The force with which two objects attract each other or repel each other is known as magnetism. The motion of electrically charged particles gives rise to magnetism and creates a magnetic field around the objects. Depending on the magnetic force the objects will either attract or repel each other. Every object on Earth experiences magnetism, some are more strongly than others. Even Planet Earth rotates due to the presence of magnetism as the liquid metal in its core generates electromagnetic waves. These waves create a magnetic field and propel the Earth to rotate on its axis (Pennicott, 2002).
One object that relies on the magnetism of Earth for its working is a compass. A compass is used to navigate and find directions on the earth. It uses the earth’s magnetic field to align its needle to the North and South from there other directions can be determined.
Fig. 1.1 A Standard Compass
The compass mimics the magnetic poles of the earth and aligns to it the North and South pole which helps in navigation. The magnetic force of the earth is invisible and cannot be felt by most materials but a compass is designed in a way that it can easily pick up the earth’s magnetism. The needle of the compass is suspended inside a small glass container that creates a magnetic field around it, allowing the needle to spin freely until it finds the North. The needle has north and south magnetic energy present on each end of it that helps it find the magnetic poles of the Earth. This simulation can be observed in a simple magnet as the South Pole of the magnet attracts the north and repels the south and vice versa. The compass uses this simple method to perform(Ashford, 2010).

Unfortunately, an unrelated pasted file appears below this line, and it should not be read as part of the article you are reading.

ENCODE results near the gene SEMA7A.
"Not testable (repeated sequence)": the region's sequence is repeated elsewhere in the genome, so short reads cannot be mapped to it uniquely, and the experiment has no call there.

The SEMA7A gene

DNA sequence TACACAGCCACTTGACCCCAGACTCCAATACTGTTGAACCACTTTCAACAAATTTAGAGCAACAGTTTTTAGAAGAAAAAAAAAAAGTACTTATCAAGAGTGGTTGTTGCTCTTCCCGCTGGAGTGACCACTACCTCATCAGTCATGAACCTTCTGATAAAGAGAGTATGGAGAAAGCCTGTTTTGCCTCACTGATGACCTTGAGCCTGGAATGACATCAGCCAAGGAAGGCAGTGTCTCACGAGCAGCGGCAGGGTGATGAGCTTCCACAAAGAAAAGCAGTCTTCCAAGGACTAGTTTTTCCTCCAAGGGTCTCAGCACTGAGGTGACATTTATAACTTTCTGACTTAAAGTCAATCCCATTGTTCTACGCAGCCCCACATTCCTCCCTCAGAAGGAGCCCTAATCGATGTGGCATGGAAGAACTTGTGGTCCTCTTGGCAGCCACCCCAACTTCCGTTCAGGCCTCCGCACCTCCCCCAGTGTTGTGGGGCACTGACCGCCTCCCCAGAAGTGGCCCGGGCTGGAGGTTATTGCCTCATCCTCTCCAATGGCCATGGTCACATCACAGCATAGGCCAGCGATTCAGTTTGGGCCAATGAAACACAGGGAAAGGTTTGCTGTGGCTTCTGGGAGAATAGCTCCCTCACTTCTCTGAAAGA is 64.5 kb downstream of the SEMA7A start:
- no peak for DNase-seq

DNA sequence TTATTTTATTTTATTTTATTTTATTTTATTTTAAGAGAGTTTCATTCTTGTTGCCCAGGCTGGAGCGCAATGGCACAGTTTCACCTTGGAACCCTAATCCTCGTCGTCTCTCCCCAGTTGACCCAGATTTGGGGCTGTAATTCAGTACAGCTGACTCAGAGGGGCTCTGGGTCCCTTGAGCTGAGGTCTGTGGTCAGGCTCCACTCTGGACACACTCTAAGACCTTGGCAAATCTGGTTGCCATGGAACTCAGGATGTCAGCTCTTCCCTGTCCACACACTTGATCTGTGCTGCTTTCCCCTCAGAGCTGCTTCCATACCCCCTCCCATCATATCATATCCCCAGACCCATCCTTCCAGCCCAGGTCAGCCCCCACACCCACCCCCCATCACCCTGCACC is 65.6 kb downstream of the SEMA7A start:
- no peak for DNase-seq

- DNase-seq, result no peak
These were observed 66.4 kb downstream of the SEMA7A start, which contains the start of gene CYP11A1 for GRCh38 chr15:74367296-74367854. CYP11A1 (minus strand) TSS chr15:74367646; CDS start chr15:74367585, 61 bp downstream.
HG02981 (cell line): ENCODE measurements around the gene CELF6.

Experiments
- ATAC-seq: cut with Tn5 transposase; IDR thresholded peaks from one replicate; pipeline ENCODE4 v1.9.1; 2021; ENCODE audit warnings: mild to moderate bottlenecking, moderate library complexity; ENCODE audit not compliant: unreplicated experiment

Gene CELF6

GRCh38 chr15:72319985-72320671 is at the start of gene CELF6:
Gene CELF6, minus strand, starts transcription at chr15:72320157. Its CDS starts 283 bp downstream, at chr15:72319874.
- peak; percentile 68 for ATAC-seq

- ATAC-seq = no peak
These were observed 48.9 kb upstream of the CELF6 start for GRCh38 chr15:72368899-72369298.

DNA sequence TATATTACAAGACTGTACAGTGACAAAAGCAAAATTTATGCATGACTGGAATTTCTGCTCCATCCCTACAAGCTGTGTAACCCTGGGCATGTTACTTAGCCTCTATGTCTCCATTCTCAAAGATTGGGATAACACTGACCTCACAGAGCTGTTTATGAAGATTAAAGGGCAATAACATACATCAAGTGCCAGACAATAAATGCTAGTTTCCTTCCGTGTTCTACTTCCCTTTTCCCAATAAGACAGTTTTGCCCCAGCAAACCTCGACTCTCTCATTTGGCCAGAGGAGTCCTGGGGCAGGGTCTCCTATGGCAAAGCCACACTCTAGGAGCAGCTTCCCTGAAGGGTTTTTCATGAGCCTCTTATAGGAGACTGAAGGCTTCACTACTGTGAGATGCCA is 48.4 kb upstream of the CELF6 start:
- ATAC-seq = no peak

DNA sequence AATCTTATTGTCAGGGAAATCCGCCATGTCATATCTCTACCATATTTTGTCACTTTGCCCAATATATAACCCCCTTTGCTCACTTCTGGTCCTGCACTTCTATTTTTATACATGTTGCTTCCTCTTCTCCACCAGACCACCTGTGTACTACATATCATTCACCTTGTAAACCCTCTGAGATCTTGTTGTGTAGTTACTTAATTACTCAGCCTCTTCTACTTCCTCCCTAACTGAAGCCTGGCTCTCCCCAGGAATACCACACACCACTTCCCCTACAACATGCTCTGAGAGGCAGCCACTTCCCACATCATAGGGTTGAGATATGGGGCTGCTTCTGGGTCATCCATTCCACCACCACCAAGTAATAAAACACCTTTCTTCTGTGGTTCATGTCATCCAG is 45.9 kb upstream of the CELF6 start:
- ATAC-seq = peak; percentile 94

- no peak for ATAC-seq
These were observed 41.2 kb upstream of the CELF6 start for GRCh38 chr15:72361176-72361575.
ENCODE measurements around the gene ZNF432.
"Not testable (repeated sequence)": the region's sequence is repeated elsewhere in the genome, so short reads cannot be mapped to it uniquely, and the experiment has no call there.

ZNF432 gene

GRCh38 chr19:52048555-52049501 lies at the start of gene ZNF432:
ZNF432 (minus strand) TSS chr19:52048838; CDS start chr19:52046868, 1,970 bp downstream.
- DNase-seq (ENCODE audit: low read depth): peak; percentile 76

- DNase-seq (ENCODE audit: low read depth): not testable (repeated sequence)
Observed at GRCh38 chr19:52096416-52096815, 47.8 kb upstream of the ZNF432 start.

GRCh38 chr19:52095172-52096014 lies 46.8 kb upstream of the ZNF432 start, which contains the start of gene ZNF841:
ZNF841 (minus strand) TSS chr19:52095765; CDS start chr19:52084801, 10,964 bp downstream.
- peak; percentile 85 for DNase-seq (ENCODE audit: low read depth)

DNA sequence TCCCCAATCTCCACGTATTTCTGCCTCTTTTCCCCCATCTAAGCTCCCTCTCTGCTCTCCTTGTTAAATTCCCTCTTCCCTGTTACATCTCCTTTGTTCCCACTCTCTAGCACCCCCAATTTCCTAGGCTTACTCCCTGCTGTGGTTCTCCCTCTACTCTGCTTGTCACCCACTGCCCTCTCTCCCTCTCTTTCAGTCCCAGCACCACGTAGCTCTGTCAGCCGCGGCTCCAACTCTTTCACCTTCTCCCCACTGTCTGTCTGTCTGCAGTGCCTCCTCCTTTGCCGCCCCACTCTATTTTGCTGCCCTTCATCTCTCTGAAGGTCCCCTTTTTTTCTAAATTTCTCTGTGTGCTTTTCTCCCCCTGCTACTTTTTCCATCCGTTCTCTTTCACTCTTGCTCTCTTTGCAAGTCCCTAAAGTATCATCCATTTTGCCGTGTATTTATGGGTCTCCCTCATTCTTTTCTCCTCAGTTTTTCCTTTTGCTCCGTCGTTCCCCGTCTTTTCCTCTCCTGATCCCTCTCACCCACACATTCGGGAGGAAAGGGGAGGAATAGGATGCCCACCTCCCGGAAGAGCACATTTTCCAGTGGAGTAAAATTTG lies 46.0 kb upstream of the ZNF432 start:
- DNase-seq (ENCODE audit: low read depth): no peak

Ashford, M. (2010, July 28). How Does a Compass Work? Livescience.Com. https://www.livescience.com/32732-how-does-a-compass-work.html
Pennicott, K. (2002, March 28). Earth’s magnetic field linked to changing orbit. Physics World. https://physicsworld.com/a/earths-magnetic-field-linked-to-changing-orbit/